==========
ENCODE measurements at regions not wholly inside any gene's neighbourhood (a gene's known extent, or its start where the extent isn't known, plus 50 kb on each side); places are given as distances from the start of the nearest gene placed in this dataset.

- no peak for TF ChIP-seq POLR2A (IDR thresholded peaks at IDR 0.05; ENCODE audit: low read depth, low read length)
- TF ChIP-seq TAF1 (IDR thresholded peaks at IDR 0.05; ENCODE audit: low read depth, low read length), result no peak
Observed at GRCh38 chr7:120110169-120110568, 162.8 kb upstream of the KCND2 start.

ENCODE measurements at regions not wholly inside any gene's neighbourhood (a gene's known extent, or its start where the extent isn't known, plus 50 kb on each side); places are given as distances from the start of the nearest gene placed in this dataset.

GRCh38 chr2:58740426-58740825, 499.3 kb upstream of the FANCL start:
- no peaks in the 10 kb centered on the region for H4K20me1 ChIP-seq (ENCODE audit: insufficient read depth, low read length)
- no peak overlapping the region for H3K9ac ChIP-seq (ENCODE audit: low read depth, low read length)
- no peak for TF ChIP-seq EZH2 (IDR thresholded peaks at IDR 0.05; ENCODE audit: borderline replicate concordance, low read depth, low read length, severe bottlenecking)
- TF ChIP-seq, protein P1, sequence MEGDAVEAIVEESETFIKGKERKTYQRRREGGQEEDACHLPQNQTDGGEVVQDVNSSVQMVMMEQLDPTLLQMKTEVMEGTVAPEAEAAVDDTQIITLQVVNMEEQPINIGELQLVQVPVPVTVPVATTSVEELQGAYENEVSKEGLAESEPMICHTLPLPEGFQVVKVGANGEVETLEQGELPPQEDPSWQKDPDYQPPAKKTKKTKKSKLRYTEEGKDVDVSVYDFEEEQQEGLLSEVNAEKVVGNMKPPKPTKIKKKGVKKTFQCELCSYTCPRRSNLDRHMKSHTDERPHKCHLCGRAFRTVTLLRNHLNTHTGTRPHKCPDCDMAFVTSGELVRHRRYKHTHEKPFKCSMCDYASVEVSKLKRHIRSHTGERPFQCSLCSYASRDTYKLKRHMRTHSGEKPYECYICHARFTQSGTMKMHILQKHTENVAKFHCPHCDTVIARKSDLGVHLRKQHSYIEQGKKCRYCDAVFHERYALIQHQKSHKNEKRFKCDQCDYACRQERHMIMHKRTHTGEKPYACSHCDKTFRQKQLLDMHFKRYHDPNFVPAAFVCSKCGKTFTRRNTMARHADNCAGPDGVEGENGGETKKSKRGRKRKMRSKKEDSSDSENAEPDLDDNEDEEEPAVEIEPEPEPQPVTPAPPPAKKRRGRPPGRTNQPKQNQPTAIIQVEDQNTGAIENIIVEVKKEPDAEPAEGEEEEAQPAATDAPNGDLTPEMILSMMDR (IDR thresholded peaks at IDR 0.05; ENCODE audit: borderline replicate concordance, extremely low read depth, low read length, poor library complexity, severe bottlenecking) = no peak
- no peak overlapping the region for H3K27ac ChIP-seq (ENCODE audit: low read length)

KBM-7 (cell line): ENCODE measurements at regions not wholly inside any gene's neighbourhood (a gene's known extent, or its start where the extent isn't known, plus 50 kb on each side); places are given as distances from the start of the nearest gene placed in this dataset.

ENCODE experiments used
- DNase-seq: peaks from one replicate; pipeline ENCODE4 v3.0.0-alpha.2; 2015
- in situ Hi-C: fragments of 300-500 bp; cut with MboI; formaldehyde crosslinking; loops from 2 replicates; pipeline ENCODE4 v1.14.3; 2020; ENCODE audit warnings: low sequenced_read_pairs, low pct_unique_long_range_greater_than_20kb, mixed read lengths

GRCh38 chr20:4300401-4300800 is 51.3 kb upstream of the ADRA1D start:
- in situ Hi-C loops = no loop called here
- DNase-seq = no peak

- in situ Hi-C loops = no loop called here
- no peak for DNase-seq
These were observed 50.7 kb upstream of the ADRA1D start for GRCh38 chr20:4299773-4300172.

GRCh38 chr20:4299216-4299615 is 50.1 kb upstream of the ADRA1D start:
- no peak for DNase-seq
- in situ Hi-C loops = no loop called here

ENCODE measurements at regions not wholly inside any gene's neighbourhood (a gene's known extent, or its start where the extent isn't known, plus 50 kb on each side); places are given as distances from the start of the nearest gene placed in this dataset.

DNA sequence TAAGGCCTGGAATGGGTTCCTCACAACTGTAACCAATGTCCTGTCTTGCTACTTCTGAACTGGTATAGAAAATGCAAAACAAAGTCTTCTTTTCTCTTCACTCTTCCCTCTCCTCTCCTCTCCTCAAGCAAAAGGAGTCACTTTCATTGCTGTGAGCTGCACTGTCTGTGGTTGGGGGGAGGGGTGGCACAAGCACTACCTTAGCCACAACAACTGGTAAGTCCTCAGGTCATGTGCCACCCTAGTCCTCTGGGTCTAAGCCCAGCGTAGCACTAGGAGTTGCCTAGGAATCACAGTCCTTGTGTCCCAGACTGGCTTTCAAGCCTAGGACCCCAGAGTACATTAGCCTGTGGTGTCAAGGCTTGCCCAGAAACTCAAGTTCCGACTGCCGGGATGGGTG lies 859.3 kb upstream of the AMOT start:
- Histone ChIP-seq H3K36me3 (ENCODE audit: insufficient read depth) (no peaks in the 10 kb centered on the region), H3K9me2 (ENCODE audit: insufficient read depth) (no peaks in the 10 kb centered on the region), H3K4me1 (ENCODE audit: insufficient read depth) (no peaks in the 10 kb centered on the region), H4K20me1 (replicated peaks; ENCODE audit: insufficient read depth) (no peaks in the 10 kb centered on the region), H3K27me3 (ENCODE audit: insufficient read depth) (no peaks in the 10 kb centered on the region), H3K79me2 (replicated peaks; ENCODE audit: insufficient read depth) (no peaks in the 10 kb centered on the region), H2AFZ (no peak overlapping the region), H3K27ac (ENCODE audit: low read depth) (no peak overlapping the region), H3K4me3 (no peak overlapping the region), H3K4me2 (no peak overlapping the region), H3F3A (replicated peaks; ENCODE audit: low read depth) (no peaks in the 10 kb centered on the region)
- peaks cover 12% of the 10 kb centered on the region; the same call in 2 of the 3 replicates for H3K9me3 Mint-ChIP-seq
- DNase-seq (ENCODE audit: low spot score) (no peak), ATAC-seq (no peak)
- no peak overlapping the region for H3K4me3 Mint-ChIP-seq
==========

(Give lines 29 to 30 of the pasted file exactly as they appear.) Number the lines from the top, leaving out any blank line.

- DNase-seq (ENCODE audit: low spot score) (no peak), ATAC-seq (no peak)
- no peak overlapping the region for H3K4me3 Mint-ChIP-seq